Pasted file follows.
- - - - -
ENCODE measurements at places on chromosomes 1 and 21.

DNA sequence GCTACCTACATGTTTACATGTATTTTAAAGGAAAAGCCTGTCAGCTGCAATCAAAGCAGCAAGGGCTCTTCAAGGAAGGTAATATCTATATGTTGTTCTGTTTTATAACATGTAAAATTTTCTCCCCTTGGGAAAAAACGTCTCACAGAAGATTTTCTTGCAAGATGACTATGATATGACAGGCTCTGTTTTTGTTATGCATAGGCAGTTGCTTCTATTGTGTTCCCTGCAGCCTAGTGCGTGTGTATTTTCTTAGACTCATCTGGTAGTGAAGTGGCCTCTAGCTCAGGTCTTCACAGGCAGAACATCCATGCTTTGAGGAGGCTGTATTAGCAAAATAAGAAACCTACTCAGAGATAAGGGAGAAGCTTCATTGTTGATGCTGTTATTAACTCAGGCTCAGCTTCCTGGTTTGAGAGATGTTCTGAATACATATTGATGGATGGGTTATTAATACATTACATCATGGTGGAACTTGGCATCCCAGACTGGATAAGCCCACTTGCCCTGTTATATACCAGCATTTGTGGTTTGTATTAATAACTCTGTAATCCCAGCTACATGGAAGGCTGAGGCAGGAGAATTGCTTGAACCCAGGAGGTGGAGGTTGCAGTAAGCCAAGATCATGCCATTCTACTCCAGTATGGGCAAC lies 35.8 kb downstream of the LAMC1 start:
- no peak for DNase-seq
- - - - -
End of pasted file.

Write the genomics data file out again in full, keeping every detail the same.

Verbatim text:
ENCODE measurements at places on chromosomes 1 and 21.

DNA sequence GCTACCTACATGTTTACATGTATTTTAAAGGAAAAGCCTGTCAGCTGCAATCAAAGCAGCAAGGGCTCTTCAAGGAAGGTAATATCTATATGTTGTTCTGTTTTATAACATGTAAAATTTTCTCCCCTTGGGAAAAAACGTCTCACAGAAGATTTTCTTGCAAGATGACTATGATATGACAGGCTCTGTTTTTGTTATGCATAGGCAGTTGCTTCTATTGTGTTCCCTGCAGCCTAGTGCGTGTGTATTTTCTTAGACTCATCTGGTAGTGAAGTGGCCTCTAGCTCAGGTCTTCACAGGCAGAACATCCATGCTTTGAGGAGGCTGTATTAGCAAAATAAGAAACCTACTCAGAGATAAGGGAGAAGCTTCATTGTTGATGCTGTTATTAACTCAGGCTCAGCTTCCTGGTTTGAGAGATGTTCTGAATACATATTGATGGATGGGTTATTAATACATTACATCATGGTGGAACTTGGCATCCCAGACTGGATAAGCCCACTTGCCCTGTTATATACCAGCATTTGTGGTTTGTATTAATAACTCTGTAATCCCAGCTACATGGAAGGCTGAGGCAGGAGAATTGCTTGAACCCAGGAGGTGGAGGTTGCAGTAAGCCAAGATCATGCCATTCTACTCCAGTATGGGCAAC lies 35.8 kb downstream of the LAMC1 start:
- no peak for DNase-seq